To indoctrinate is not to educate. To indoctrinate is to fill the mind with doctrine, a doctrine that cannot be questioned. No one is better at indoctrination than religious institutions. They strive to acquire young people, whose brains are open and willing to accept information. They know that once they’ve drilled the dogma into the grey matter of young boys and girls, with repetition, rituals and ceremonies, their chances of retaining them in the flock for life is dramatically increased.
Many parents subject their children to this indoctrination willingly, which is part and parcel of the end result of the parents’ early indoctrination. They don’t stop to question if they should enroll their small child in a religious school, or a Sunday school, or a catechism class. They do it almost on autopilot, as they were programmed to do in their own training.
If you consider the history of Christianity and its spread around the world, you will see the effects of widespread indoctrination. Christians were ruthless about their spread of the faith, with imprisonment, torture or death as the price for resistance. The Crusades, the Inquisitions, the witch-hunts, were all aggressive forms of indoctrination, even if that was not their stated intent. Here’s a direct quote from the Inquisitors Handbook regarding the purpose of the harsh penalties for heretics and other non-believers:
“… for punishment does not take place primarily and per se for the correction and good of the person punished, but for the public good in order that others may become terrified and weaned away from the evils they would commit.”[i]
If you were lucky enough to escape the inquisitors, but watched your neighbors get burned at the stake, you might start thinking Catholicism was a good plan for your family’s immediate future. Your children receive the indoctrination and the faith spreads.
There is scientific evidence that demonstrates how difficult it is for the human brain to accept new information that is contrary to deep-seated beliefs. The first reaction is emotional, similar to the fight or flight response to danger, and this defense mechanism is much quicker than our cognitive reasoning. So while the new information may be factually accurate, backed with evidence and data to support it, we refuse to believe it, sticking instead to our core beliefs. We begin building rationalizations around what we do believe, and dismiss the conflicting information.
This article explains the science behind why we don’t believe the science and I encourage you to read it. It doesn’t deal with religion specifically, but the concepts are the same. Few beliefs can get deeper in the psyche than religious beliefs with their supernatural explanations for the things we don’t understand, their promises of immortality, the Big Brother in the sky watching over us, and of course the rules we must follow under the threat of eternal punishment. Once those beliefs sink in, they are extremely difficult to overcome. I personally spent many years not really believing the teachings any more, but still feeling them, deep down somewhere in the primitive areas of the brain. Even now, as I continue studying the natural world and the sciences, and looking at the religious teachings in a new light, the light of critical thinking, logic and skepticism, I can still feel that light tug of the transcendent.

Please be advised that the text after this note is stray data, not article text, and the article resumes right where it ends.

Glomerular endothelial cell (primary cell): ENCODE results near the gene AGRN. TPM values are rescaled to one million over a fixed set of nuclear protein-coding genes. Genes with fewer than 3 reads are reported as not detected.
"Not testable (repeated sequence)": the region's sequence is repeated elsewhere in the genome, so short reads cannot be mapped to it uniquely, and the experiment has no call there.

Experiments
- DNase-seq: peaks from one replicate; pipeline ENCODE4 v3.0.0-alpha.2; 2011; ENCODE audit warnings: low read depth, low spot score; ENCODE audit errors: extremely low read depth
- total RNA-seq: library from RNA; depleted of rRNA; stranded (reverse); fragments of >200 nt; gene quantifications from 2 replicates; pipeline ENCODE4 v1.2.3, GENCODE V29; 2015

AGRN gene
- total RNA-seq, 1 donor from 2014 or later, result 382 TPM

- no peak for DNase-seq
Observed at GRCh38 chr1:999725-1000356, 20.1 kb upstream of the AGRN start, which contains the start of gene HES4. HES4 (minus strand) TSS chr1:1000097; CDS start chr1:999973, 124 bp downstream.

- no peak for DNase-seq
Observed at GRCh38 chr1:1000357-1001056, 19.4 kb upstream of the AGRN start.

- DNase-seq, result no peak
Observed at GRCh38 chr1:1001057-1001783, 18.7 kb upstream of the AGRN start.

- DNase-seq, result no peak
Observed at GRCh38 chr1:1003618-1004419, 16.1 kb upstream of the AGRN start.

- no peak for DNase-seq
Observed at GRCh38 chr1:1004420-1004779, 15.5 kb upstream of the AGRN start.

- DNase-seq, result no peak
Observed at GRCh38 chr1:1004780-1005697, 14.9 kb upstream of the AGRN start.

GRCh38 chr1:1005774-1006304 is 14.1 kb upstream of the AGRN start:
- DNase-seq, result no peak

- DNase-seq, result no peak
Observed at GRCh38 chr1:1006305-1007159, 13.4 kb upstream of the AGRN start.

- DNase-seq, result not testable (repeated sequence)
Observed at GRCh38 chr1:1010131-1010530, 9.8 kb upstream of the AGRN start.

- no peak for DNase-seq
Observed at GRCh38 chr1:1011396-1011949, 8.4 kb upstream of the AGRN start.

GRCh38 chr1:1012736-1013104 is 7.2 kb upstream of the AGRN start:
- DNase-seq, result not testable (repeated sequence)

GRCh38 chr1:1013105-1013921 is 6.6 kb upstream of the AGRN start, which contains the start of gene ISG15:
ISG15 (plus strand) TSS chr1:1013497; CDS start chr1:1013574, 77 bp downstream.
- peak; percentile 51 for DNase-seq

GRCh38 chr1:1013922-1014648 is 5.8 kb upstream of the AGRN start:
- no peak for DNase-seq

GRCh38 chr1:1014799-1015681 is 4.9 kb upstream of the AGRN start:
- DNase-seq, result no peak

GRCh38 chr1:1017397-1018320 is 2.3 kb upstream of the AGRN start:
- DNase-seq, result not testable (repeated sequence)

It’s why I will continue to fight against the indoctrination of children into religion. They will be taught the beliefs as truth, even though they are fables. They will be convinced of the factual existence of a mind-reading god in the sky, without any evidence to support it. Worse though, they will be taught not to question. To accept the teachings as truth without so much as a raised hand. They do not have the developed critical thinking skills to make sense of the contradictions and the illogical premises. As they mature and start to learn about the real world, not the supernatural world, conflicts will be created and confusion will set in. They may solve the conflicts quickly and retire the demons and angels along with Santa and the Tooth Fairy. But they may not.
Let your children learn about religion when the time is right in their education, and let them learn it in a historical context, as part of their cultural learning, not factual learning. I’ve done this with my children and I promise you, you’ll be glad you did. My children are 19 and 16 and they are bright, curious young people. They know about religion because I’ve taught them about it. They know that some people believe in it just like some people believe that 13 is an unlucky number, or that the stars and planetary alignment at the time of their birth impact their personality. They know the history of religion and the premises they believe in. My children have gone to church services with their friends, had Seder dinner at Passover and celebrated Christmas and Hanukah. But they were spared the indoctrination and can look at religion as just another aspect of cultural life like music, art, literature and tradition.
Religion was born during mankind’s youth out of curiosity and ignorance. We’ve grown as a species and are now perhaps young adults. It’s time to leave our toys and children’s books in a trunk in the closet and move forward into the prime of our lives, where our ability to learn and create and innovate will change the world for the better. We need to let religion die a quiet death, but not a slow one. The longer it sticks around poisoning the water supply, the greater the chance we’ll get sick, and while we’ve recovered from all the times it’s made us sick before, we’ve got bigger weapons now than we had during the Crusades, and we’ve already shown we’re not afraid to use them.